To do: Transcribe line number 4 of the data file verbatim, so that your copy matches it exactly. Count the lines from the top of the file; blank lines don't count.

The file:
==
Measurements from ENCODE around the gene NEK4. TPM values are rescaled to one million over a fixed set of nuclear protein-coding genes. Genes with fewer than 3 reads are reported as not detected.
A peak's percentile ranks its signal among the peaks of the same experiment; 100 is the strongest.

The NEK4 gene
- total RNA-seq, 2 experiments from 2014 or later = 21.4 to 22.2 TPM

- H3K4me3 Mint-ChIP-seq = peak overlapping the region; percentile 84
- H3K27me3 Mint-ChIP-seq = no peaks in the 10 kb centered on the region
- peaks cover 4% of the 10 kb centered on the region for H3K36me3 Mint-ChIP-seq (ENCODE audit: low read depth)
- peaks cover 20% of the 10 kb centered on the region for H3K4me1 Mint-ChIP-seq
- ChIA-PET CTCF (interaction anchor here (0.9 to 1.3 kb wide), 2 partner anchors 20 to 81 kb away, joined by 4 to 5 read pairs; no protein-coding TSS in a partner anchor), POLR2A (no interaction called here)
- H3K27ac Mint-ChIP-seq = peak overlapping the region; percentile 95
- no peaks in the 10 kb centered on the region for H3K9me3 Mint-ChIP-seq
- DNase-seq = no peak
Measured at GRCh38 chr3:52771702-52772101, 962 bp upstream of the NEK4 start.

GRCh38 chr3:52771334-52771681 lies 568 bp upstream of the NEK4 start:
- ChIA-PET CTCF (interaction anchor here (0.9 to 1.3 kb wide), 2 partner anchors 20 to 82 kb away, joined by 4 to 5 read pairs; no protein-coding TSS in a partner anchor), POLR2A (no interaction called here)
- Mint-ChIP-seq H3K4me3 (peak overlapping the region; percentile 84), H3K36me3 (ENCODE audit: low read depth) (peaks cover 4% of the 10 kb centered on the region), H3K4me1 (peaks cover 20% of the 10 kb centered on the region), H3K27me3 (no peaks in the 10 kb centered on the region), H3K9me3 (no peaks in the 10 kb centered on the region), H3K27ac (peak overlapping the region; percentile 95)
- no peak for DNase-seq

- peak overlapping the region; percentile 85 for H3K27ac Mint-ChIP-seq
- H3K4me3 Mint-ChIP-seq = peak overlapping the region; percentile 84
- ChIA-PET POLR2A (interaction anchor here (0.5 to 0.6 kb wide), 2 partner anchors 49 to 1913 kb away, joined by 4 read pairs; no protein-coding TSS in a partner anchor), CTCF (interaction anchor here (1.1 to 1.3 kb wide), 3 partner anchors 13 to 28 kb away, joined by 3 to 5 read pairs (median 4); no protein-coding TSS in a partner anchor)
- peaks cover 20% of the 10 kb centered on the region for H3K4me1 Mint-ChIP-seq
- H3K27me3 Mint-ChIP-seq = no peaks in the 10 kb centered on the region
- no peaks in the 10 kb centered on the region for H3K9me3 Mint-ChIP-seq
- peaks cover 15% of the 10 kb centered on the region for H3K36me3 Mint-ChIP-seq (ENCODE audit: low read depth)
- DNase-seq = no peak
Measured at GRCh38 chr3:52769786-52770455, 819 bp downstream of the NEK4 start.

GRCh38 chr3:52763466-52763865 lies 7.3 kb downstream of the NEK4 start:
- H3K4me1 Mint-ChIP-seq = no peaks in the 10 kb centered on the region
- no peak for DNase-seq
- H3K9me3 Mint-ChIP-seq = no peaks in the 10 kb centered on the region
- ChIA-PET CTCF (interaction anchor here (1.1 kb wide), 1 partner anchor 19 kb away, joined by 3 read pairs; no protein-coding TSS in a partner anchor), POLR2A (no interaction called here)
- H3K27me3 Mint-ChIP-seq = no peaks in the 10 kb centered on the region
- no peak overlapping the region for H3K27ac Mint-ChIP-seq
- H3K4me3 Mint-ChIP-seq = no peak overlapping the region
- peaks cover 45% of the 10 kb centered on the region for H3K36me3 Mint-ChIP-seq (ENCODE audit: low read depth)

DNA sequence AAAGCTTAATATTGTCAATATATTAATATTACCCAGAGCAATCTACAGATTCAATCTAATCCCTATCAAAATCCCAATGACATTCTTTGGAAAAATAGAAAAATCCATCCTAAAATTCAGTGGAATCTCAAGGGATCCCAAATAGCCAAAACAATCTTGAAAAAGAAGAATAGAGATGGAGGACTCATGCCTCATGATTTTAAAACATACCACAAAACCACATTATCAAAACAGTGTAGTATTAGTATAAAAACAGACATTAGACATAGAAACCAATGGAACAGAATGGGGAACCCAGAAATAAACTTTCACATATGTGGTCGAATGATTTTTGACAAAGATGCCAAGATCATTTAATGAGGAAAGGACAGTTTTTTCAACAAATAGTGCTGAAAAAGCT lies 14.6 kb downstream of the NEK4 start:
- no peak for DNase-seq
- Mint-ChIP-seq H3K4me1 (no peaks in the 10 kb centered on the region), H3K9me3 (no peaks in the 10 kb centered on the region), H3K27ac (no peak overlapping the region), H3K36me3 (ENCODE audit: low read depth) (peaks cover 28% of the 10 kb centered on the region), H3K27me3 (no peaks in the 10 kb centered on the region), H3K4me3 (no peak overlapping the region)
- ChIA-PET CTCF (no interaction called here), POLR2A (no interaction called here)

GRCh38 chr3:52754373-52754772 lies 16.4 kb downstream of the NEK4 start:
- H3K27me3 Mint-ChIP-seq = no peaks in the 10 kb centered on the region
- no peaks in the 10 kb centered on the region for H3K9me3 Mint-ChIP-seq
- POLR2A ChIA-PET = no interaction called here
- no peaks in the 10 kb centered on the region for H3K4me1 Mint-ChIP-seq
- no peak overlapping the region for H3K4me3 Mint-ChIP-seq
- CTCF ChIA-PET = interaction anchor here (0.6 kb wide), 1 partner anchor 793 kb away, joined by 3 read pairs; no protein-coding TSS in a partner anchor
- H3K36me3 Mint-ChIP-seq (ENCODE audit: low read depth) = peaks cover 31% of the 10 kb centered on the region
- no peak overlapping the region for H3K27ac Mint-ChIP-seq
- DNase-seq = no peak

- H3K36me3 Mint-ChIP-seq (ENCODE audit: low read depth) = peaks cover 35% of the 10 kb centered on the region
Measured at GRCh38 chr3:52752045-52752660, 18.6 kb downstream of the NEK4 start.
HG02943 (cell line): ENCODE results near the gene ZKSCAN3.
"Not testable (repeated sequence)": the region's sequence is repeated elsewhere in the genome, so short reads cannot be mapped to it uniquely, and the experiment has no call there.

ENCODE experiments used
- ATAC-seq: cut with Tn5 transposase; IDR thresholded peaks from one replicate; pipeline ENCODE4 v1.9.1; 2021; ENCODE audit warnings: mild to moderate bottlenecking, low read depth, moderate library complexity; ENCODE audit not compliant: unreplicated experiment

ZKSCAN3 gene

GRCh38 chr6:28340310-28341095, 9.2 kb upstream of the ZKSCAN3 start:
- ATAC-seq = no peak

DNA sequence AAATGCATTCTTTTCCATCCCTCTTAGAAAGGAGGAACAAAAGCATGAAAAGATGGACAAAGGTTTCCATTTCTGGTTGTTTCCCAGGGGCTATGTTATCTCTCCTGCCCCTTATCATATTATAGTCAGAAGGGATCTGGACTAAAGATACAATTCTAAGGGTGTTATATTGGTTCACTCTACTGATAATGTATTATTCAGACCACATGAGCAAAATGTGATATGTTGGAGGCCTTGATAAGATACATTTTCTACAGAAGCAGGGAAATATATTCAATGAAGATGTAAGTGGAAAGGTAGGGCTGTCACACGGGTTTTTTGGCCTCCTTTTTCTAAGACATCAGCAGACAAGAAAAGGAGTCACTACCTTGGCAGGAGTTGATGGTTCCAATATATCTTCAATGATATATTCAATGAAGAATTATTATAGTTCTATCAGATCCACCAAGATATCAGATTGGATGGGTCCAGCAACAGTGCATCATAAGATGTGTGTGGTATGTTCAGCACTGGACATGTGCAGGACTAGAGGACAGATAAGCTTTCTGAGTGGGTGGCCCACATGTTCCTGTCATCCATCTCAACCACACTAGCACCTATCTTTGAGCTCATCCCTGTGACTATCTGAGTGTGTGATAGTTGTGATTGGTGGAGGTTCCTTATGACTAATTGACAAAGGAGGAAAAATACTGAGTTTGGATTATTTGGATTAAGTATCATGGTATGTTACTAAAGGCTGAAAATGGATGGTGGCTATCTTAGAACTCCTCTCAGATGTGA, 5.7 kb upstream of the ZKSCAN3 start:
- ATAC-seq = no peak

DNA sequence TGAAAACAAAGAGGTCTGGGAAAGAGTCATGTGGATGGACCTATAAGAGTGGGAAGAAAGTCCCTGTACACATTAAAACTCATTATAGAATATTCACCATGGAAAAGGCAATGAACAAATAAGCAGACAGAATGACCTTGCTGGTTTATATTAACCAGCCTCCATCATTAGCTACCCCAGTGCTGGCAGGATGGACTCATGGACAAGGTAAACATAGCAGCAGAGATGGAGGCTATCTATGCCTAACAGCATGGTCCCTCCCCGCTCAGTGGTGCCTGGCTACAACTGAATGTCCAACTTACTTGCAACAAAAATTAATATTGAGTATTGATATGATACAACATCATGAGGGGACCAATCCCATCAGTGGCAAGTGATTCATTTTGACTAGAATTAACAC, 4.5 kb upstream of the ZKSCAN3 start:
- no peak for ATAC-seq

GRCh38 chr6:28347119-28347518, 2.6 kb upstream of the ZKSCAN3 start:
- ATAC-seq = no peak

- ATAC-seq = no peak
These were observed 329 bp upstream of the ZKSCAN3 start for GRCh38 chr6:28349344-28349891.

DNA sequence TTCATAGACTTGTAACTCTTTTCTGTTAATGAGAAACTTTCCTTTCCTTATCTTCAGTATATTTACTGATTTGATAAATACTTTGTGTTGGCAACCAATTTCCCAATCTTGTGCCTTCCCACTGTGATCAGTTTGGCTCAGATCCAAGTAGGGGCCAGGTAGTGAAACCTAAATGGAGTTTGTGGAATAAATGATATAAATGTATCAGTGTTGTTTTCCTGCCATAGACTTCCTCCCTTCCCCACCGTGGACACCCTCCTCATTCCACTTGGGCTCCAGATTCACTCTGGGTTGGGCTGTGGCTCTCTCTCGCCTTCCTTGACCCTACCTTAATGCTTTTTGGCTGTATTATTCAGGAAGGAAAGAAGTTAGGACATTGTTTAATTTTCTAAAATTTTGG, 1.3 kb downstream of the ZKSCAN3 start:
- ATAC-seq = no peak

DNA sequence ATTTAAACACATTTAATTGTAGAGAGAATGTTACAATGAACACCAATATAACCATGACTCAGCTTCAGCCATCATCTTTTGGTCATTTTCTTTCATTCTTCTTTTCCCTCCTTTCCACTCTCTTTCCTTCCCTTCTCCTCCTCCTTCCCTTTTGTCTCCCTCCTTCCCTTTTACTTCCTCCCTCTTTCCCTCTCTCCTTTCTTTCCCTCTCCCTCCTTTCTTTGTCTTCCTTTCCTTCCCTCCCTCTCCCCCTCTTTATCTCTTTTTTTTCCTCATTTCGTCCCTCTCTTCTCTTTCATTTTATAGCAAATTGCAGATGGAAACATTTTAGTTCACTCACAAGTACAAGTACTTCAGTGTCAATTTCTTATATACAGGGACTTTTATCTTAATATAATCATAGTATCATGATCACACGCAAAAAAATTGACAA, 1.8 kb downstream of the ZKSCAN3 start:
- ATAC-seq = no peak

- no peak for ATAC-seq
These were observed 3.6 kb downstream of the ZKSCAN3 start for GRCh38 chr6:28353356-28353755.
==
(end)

- total RNA-seq, 2 experiments from 2014 or later = 21.4 to 22.2 TPM